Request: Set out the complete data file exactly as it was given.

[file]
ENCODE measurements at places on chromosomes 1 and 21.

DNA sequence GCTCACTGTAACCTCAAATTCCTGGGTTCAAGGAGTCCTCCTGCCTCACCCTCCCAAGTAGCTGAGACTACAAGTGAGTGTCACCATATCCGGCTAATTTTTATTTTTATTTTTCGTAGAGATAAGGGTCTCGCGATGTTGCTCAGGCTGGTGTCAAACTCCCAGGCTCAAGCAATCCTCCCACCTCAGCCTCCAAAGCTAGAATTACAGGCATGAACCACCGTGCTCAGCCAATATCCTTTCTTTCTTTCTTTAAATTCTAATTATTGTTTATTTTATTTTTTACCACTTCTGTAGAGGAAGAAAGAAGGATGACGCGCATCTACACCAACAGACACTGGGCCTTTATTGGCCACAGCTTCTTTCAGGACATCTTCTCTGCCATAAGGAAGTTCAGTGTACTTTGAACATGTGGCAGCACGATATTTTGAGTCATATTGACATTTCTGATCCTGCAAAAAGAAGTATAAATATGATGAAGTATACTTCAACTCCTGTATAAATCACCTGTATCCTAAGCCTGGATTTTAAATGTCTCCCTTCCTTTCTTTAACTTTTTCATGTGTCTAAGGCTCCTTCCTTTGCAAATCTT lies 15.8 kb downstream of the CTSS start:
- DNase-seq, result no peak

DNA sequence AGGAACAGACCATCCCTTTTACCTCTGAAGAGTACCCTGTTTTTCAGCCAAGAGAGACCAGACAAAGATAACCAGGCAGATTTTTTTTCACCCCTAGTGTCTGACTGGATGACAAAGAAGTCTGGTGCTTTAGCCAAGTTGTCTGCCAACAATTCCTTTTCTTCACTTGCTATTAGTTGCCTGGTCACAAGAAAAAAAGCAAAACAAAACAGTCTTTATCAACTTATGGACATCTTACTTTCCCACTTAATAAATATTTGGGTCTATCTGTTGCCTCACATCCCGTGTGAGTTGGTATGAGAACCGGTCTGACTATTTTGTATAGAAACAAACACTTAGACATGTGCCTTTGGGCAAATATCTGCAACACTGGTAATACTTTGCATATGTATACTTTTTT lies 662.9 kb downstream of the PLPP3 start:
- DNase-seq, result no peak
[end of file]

ENCODE measurements at places on chromosomes 1 and 21.

DNA sequence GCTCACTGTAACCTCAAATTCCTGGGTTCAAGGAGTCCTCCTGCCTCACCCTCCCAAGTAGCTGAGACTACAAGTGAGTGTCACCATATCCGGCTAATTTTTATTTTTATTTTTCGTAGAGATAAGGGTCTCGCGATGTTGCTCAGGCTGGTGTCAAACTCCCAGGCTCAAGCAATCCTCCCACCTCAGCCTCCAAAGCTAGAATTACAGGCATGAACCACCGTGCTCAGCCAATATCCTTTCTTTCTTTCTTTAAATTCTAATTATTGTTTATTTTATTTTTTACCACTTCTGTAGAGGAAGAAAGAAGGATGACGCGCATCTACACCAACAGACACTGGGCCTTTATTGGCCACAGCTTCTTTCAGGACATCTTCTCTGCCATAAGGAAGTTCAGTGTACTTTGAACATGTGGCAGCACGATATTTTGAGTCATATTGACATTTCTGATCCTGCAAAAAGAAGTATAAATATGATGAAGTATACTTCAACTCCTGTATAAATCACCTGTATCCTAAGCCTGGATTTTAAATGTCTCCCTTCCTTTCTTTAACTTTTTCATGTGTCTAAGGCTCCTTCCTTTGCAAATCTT lies 15.8 kb downstream of the CTSS start:
- DNase-seq, result no peak

DNA sequence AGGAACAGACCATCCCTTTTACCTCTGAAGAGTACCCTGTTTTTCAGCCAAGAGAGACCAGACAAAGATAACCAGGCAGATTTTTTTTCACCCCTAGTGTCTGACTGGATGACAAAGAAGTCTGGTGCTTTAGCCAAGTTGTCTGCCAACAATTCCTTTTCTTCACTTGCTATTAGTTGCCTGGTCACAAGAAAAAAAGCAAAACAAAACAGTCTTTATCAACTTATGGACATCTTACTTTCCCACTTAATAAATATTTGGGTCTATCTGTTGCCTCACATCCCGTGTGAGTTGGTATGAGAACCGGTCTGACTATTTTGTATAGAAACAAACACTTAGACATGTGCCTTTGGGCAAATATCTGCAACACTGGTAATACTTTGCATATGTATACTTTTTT lies 662.9 kb downstream of the PLPP3 start:
- DNase-seq, result no peak